See more from this Session: Soil Biology and Biochemistry Student Poster Competition
Monday, November 1, 2010
Long Beach Convention Center, Exhibit Hall BC, Lower Level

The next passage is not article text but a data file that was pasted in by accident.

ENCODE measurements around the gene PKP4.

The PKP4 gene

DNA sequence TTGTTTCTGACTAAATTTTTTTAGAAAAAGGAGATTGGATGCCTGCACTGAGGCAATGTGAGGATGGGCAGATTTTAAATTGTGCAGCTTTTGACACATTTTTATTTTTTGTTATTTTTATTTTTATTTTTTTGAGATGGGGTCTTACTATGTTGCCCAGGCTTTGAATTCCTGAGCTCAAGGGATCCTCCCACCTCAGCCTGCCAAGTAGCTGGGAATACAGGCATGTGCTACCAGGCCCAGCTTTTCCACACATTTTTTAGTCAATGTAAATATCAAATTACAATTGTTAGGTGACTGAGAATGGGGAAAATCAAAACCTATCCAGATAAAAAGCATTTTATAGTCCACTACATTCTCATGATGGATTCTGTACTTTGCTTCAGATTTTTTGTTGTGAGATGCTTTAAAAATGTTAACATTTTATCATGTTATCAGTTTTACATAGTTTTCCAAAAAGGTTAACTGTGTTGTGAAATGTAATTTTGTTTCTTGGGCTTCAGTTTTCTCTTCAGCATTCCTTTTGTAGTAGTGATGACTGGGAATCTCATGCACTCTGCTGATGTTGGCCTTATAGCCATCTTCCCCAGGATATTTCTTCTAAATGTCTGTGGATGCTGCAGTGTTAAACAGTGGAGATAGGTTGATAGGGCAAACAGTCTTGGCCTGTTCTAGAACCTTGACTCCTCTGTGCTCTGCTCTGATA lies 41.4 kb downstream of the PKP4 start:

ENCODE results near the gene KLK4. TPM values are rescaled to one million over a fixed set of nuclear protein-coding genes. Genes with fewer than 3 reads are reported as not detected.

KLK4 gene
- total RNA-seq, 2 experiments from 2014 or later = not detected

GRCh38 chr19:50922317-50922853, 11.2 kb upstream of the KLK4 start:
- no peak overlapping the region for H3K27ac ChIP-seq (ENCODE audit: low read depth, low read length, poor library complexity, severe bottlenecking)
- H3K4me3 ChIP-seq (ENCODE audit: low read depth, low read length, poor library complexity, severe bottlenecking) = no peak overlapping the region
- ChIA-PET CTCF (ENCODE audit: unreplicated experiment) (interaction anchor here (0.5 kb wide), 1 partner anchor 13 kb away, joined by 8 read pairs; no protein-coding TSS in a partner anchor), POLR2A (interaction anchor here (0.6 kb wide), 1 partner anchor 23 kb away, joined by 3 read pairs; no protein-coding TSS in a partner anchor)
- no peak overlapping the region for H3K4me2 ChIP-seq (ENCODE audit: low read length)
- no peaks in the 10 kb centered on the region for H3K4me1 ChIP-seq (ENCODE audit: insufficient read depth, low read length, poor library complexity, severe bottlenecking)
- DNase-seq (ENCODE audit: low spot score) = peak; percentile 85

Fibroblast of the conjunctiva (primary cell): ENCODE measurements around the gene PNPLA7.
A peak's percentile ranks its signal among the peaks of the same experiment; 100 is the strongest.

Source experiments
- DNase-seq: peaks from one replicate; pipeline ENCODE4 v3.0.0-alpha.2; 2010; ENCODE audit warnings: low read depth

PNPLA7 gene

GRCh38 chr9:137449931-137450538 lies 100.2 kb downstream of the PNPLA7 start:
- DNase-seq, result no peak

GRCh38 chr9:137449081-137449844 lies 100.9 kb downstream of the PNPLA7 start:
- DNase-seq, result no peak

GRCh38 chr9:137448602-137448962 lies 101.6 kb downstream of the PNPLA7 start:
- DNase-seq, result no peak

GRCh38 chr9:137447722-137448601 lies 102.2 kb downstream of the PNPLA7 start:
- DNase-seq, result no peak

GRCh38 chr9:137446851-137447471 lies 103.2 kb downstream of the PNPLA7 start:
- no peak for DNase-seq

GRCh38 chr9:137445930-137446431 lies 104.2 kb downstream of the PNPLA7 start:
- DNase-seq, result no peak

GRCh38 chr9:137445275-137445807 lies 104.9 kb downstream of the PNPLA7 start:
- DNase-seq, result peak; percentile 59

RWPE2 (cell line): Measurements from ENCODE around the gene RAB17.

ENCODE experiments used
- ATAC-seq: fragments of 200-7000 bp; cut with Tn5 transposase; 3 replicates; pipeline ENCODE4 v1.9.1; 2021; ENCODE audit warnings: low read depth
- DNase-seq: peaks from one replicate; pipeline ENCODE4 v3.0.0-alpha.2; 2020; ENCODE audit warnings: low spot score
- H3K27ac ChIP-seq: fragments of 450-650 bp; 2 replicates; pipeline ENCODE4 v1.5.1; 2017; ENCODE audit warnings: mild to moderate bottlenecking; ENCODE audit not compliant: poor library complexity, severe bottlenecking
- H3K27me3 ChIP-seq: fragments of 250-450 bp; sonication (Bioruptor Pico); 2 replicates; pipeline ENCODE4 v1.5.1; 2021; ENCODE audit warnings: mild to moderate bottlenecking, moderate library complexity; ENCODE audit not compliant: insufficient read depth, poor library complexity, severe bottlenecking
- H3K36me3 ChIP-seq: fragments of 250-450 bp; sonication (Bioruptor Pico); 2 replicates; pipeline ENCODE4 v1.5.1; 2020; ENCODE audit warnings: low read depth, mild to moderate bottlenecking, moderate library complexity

Potato cropping systems are typically characterized by high rates of external inputs and low soil biological activity. Supplementing organic C inputs with animal manures is one way to improve biological functions in potato cropping systems but little is known about how the rate and timing of applications influences soil biological activity. We examined the effects of organic amendment (chicken manure compost) application rates and timing on soil biological activity and the severity of potato common scab (Streptomycetes scabies) in a sandy Michigan soil. Our measurements included microbial biomass C and N, inorganic N, pH, soil moisture, and hydrolytic enzyme activity ( β-1,4-glucosidase; β-1,4-N-acetylglucosaminidase; acid phosphatase; and tyrosine amino peptidase). Our initial results show that the higher compost application resulted in higher potato yield but lower common scab. Compost enhanced soil pH, microbial biomass, enzyme activities, and increased soil carbon and nitrogen contents. Soil nitrate and ammonium concentrations were strongly correlated with microbial biomass C and N and enzyme activities. Enzyme activities were also significantly related to soil moisture content. Potato yield was strongly related to pH and microbial biomass C and N while common scab was negatively related to microbial biomass C and N, ammonium, and tyrosine amino peptidase (p<0.05). Principle components analysis (PCA) was used to provide an integrated view of amendment application effects on soil biological functions and showed that amendment application rates had strong effects on overall biological activity.